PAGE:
The Power-Reserve indicator is a recessed section which has fine concentric circles engraved into it to emphasize the fan-shaped cutout. Furthermore, the outermost arc has a radial, fluted engraved pattern which serves as pseudo-indices for reading the Power-Reserve hands. At full wind, the hand points to 8 and gradually decreases to 12 as the watch loses power. I personally find a Power-Reserve indicator a welcome feature for any watch as it provides visible information when you have to wind the watch before it stops running, and having to tediously recalibrate the time and date to reference time. Remember, this is a Spring Drive watch so it is relatively accurate all the time (more on this later), and it would benefit to keep it running as long as possible!
Also note the beautifully formed Power-Reserve hand, which has a nicely polished round central hub.
There is a date window present at 3. Nothing too unusual; it has a frame for the date cutout for coherency.
Proudly at 12 is where the "SEIKO" logo is applied. This is a very sharp looking polished logo, which stands out well in contrast to the mellow Snowflake dial. Meanwhile, the polished logo "GS" is applied at 6 with the words "Grand Seiko" and "SPRING DRIVE" printed on the dial underneath it.
This existing reference of the snowflake, SBGA011 will be superseded in 2017 with the SBGA211 due to Grand Seiko's restructuring as an autonomous brand. Therefore, the SBGA211 will shift the "GS" applied logo and "Grand Seiko" printed fonts to 12 instead. While purely subjective, I much prefer the bold, "SEIKO" logo here which is also one reason to obtain this timepiece before it gets discontinued.
Aesthetically the revised version is not for me; the top logo now looks weird (too high up) and the bottom is now too empty.
At the bottom-most portion of the dial "JAPAN 9R65-0AE0 T 2" is printed. "9R65" refers to the movement, while "0AE0" is the case shape used for this model. I am not sure what the "T 2" refers to. While we are talking about it, notice the rehaut inside case is also polished - the words are clearly reflected with little distortion. Again, this is a nice little tidbit of detail that is not often seen on other brands as most use a simpler, brushed finish.
(I like this photo, don't mind me reposting it again!)
To save the best for last, pay attention to the applied indices on the dial. They are eerily, near-perfect geometric oblongs with extremely flat polished surfaces that reflect light beautifully and rapidly as you twirl the watch around. What is even more astonishing however, is when you look even closer:
Yes, that is a tiny ridge/step. A near perfectly machined, tiny polished step on the indices.
I did a rough estimate from the pictures and reckon the size of this step to be under 100 microns - i.e. thinner than a human hair. Simply outstanding level of detail for a timepiece of this category!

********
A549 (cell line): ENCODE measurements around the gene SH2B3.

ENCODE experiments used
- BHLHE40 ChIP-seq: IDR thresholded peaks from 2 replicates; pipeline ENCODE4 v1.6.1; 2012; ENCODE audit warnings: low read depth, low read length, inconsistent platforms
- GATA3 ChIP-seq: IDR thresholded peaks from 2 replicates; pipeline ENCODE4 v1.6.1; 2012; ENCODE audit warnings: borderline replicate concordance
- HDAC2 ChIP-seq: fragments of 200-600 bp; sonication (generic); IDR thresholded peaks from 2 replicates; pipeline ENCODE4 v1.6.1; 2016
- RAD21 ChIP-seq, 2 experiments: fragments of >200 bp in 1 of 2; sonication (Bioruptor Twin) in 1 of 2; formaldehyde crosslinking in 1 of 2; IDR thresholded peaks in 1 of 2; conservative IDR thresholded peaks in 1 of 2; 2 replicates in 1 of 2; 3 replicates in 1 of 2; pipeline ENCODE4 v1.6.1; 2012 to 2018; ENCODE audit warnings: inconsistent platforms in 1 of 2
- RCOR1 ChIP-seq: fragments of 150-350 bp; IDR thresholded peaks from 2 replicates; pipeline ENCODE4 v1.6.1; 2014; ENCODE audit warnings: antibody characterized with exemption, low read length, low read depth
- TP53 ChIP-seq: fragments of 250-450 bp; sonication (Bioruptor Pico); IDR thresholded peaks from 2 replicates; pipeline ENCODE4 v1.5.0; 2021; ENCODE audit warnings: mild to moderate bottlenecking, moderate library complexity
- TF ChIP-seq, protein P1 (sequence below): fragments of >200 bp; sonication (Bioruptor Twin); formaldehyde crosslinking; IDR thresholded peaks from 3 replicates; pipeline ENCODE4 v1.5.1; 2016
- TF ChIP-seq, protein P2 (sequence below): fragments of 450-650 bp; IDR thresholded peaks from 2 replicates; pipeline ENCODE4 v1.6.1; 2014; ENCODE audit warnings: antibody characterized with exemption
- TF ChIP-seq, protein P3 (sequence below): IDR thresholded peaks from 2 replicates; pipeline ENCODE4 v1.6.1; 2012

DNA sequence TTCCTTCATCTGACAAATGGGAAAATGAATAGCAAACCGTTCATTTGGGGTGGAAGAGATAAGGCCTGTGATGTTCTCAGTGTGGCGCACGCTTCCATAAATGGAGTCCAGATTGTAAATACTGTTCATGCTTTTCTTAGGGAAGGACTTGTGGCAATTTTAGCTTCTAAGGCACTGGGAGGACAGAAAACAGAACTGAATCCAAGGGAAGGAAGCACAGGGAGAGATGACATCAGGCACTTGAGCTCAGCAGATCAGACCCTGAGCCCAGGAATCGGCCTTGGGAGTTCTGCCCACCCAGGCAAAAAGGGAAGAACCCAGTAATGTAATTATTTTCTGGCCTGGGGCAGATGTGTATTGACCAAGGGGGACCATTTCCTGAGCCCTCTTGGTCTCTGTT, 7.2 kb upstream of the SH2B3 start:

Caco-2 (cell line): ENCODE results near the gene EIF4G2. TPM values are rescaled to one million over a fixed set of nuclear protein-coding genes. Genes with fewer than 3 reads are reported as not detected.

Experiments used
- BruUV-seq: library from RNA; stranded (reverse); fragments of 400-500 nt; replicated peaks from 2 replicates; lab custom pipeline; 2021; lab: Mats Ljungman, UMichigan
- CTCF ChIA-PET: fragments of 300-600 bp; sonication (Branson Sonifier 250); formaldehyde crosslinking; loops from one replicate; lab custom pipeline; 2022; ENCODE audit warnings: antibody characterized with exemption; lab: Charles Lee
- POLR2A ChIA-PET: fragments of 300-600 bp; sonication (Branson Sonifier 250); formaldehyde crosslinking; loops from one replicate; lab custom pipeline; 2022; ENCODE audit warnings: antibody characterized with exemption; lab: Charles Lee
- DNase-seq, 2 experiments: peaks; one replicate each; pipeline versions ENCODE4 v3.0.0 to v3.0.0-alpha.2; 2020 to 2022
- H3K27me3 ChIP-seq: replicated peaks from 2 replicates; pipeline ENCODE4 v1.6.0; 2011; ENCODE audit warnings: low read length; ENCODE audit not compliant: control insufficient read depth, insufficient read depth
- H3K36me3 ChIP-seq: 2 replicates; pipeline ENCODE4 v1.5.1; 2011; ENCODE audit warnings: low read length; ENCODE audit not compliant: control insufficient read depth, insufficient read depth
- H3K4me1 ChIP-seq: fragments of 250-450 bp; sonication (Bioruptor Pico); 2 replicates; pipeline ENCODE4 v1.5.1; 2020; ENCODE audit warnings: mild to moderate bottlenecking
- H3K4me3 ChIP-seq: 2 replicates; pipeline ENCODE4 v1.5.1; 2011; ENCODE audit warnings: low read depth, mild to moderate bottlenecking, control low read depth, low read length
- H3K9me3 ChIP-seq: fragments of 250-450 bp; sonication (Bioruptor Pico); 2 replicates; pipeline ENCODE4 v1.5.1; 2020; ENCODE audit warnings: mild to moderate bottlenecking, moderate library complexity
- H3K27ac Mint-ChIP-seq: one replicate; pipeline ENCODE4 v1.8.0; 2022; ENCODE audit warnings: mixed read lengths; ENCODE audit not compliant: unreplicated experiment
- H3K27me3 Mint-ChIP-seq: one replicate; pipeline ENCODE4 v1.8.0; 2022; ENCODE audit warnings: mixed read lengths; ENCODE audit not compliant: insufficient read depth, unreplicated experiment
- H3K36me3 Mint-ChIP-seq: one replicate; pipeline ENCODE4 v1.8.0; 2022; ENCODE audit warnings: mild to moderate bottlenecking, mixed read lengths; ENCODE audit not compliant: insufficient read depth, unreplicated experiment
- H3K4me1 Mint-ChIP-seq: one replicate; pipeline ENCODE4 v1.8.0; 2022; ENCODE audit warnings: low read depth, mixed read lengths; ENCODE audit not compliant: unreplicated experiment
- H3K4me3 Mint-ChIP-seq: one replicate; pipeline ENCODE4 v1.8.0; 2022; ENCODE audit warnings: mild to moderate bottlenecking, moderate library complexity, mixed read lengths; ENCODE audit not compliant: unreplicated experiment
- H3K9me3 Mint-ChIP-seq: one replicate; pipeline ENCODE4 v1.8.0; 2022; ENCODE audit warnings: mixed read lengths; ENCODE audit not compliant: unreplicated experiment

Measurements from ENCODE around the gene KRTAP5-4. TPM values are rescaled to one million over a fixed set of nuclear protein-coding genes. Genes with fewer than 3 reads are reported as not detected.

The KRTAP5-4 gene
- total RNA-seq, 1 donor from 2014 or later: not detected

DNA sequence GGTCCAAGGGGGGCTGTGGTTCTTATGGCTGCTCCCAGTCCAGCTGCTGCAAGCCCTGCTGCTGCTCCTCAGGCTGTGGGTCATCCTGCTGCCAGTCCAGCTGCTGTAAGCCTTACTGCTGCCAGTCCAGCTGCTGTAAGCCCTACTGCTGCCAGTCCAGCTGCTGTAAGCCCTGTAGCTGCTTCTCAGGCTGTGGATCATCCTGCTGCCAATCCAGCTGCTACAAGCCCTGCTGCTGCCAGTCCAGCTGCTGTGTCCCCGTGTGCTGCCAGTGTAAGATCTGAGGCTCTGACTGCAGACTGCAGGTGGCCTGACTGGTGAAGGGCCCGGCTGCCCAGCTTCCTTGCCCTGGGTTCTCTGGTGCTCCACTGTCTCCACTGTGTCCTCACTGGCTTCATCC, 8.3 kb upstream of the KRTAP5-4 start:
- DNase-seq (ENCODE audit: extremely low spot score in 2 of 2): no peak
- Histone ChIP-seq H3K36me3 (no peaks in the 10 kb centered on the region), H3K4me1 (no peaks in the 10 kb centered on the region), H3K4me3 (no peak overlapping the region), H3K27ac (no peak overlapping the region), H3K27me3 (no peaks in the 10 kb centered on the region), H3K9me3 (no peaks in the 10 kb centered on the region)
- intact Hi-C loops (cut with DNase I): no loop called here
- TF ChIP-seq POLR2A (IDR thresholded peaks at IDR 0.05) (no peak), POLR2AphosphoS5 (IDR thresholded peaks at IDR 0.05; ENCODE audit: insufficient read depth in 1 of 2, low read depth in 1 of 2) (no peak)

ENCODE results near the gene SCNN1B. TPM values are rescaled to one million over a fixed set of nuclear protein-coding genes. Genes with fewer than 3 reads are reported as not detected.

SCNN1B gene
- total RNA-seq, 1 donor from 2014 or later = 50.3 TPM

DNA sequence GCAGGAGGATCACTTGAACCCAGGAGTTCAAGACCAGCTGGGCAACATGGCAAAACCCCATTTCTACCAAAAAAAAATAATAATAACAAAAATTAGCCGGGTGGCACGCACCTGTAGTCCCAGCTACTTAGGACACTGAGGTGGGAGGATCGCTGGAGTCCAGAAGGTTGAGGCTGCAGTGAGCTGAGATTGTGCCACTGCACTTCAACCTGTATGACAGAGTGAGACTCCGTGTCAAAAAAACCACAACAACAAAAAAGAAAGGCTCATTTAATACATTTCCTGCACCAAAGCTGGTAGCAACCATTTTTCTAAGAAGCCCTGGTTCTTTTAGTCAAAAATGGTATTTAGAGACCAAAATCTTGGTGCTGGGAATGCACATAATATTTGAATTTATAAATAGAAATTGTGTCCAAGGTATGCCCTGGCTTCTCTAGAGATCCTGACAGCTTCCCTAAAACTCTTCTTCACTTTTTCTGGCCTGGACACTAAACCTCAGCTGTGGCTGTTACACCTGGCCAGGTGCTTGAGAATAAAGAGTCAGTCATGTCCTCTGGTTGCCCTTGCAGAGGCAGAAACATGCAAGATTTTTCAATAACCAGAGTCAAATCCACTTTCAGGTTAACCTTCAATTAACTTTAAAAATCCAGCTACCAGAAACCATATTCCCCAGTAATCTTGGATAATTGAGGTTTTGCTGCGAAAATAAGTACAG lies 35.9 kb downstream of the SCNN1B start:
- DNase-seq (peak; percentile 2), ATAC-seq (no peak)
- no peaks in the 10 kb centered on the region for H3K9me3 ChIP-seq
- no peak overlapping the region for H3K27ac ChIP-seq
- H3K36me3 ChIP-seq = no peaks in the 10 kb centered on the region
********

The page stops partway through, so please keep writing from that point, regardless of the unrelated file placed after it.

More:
Practically the same level of attention can be seen on the hands. The chunky dauphine hands are unmistakenably Grand Seiko - again, they are machined to a very clean, angular shape with a high level of flatness and polish. All the hands and indices I believe, are also plated to give it that finish.
Meanwhile, the seconds hand is blued steel; not uncommon for watches within this range. The centre hub however, has a little extra detail - most watch brands pay less attention to this section and leave the unsightly shaft sticking through. GS puts on a proper polished "Cap" which feels much more coherent and is further evidence of high attention to detail.
Movement & functionality
(No, you are not hallucinating - there is a "ghosted", "Grand Seiko Lion" logo faintly printed inside the sapphire crystal!)
Grand Seiko product lineup has a few range of different movements; including a Hi-Beat @ 36,000bph, a Spring Drive Chronograph, a Spring Drive GMT, and a regular 28,800bph model- to name a few.
The movement present in the Snowflake is the 9R65 - which is an automatic, Spring Drive, three-hander watch with a date and Power-Reserve indicator. Of interest here is the Spring Drive technology used by Seiko - which is often a point of contention by watch enthusiasts whether it is a "quartz" or a "mechanical" watch.
In simple terms, the Spring Drive can be seen as a "Hybrid" of sorts - it is still mostly a mechanical watch that relies on a tiny quartz circuit and flywheel (what Seiko calls a "Glide wheel") to regulate the timekeeping instead of a mechanical escapement. The Glide wheel is geared up and spins at a high speed, powering a set of electromagnets surrounding it that drives a quartz IC circuit. The circuit then provides back an electromagnetic resistance to the Glide wheel for accurately regulating its speed, and thus the timekeeping of the watch. With the IC quartz circuit, it is therefore not uncommon to have insane accuracies even up to +-1~2s/d.
So what does all this Spring Drive mumbo-jumbo mean? The watch doesn't tick. There is no bph, no frequency. The second hand just glides continuously, smooth as butter. If you are used to seeing and hearing a mechanical watch tick, handling a Spring Drive the first time is surreal for this very reason.